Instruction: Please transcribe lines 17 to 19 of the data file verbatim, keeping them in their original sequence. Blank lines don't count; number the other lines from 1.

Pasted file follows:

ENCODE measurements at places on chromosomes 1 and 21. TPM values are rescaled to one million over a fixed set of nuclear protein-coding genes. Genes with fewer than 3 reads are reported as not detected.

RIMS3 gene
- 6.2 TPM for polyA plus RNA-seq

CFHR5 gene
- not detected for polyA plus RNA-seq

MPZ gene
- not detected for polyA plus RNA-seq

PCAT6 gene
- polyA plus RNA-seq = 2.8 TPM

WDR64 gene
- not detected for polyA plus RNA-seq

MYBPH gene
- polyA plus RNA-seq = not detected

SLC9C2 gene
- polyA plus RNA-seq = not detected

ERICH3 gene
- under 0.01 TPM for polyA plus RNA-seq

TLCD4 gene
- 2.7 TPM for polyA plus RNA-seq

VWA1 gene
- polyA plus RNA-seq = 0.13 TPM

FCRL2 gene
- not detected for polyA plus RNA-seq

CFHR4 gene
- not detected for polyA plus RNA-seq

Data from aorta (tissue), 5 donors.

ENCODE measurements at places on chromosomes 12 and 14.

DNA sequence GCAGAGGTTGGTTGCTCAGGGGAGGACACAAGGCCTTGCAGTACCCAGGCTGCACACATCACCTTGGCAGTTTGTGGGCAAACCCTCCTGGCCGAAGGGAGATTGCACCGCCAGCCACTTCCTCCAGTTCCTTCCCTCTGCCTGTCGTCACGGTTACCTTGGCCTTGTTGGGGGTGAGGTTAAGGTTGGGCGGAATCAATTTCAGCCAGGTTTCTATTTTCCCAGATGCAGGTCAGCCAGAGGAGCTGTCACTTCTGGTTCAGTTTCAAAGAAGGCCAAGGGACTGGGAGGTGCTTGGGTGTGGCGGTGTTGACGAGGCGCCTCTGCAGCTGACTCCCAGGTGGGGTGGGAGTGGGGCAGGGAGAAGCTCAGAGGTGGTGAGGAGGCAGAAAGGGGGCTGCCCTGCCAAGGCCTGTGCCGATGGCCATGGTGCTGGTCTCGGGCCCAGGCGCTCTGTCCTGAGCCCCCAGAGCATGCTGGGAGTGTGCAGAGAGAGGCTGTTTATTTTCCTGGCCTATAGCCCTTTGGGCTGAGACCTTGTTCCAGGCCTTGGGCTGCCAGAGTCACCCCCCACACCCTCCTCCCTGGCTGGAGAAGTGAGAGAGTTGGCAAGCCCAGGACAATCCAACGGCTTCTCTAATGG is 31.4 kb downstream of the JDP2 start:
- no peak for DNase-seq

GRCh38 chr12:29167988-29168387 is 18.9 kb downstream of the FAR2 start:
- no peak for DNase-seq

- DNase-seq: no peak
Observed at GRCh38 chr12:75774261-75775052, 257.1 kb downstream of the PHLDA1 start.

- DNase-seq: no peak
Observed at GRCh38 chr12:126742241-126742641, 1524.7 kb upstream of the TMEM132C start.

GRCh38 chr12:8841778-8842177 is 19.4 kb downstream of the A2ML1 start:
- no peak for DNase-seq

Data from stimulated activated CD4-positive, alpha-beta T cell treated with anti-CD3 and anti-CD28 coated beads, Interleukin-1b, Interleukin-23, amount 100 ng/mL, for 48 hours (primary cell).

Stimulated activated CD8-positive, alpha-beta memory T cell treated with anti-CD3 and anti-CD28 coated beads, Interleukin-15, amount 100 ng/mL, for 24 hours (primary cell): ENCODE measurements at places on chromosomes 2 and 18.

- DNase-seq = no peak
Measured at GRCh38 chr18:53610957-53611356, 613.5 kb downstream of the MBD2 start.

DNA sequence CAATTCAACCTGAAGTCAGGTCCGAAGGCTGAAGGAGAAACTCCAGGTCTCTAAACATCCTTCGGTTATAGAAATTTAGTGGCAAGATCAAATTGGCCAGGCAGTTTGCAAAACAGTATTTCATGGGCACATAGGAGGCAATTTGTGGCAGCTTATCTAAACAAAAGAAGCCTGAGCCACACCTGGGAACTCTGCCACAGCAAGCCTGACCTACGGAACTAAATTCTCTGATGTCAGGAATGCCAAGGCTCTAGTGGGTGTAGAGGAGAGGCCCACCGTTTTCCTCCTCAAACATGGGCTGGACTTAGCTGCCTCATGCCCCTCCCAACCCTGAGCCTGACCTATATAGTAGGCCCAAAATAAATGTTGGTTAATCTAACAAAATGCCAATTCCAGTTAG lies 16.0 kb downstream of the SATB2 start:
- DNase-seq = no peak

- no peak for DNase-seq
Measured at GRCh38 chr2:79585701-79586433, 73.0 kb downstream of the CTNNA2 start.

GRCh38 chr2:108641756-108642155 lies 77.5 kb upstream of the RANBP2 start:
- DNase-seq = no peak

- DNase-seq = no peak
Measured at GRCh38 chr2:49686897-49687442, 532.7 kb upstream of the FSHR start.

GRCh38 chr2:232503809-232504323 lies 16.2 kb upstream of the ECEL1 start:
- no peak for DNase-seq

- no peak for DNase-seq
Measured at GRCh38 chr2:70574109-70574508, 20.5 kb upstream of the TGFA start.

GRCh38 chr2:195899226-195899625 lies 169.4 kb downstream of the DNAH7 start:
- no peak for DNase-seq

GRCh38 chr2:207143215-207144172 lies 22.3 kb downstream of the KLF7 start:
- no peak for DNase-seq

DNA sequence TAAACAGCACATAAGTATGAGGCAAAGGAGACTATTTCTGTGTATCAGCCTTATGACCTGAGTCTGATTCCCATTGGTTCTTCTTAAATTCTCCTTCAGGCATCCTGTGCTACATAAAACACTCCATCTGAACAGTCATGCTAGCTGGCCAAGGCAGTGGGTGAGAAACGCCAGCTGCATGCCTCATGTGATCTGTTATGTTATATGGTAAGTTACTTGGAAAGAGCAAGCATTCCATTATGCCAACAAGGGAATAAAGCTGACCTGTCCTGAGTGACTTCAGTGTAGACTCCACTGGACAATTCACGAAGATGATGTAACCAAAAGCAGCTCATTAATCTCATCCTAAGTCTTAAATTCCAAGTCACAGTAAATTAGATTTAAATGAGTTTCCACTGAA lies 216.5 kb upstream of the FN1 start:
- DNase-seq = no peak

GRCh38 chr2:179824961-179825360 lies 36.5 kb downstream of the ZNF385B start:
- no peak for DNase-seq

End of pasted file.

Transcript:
- under 0.01 TPM for polyA plus RNA-seq

TLCD4 gene
- 2.7 TPM for polyA plus RNA-seq